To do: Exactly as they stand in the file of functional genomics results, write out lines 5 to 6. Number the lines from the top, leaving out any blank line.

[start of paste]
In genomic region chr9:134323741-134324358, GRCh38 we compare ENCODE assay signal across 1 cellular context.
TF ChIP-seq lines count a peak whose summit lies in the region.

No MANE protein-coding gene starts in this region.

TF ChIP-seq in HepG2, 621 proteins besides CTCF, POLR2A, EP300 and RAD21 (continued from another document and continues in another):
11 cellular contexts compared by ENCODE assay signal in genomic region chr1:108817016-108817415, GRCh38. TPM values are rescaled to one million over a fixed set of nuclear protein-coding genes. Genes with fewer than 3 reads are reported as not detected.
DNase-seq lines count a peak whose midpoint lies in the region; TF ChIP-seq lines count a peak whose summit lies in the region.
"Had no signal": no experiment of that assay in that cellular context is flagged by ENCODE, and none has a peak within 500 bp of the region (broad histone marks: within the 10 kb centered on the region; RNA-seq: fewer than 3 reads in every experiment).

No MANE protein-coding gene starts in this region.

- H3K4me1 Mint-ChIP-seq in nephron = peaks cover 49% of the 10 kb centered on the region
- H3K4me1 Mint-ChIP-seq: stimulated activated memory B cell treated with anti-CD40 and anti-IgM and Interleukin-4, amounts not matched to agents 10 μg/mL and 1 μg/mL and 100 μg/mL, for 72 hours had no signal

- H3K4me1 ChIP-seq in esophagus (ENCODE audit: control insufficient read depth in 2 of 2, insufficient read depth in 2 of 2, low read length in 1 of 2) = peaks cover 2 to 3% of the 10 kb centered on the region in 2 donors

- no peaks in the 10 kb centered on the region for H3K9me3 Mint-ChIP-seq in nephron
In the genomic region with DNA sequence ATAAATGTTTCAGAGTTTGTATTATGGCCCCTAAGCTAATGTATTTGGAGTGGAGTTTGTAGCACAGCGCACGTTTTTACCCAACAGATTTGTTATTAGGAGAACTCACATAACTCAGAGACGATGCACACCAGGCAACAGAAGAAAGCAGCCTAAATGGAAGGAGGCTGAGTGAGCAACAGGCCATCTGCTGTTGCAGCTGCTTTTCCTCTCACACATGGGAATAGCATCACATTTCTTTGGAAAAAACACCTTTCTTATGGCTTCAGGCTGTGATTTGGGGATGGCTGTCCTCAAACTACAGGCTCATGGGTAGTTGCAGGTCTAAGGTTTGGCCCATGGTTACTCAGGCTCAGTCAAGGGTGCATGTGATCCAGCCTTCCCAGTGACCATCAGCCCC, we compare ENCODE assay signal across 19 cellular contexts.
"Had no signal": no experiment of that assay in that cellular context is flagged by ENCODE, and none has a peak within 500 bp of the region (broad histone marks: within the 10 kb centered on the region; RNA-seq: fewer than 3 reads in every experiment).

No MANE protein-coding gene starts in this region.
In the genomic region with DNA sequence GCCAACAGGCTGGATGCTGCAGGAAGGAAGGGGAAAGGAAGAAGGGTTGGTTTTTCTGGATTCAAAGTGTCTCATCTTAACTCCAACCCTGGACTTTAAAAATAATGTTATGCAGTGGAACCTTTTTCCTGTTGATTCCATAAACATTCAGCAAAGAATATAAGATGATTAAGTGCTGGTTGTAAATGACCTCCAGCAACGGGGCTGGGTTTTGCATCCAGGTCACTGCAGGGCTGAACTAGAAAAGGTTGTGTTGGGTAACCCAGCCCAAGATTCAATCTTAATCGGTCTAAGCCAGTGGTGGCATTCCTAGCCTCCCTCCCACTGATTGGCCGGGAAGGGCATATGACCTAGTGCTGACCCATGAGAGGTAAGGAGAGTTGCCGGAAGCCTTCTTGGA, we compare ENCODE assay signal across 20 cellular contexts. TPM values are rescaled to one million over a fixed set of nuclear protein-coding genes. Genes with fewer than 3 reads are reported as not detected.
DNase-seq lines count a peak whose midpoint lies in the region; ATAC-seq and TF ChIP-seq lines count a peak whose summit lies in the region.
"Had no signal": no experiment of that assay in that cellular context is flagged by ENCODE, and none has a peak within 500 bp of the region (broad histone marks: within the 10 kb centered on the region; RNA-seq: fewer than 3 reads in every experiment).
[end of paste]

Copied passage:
11 cellular contexts compared by ENCODE assay signal in genomic region chr1:108817016-108817415, GRCh38. TPM values are rescaled to one million over a fixed set of nuclear protein-coding genes. Genes with fewer than 3 reads are reported as not detected.
DNase-seq lines count a peak whose midpoint lies in the region; TF ChIP-seq lines count a peak whose summit lies in the region.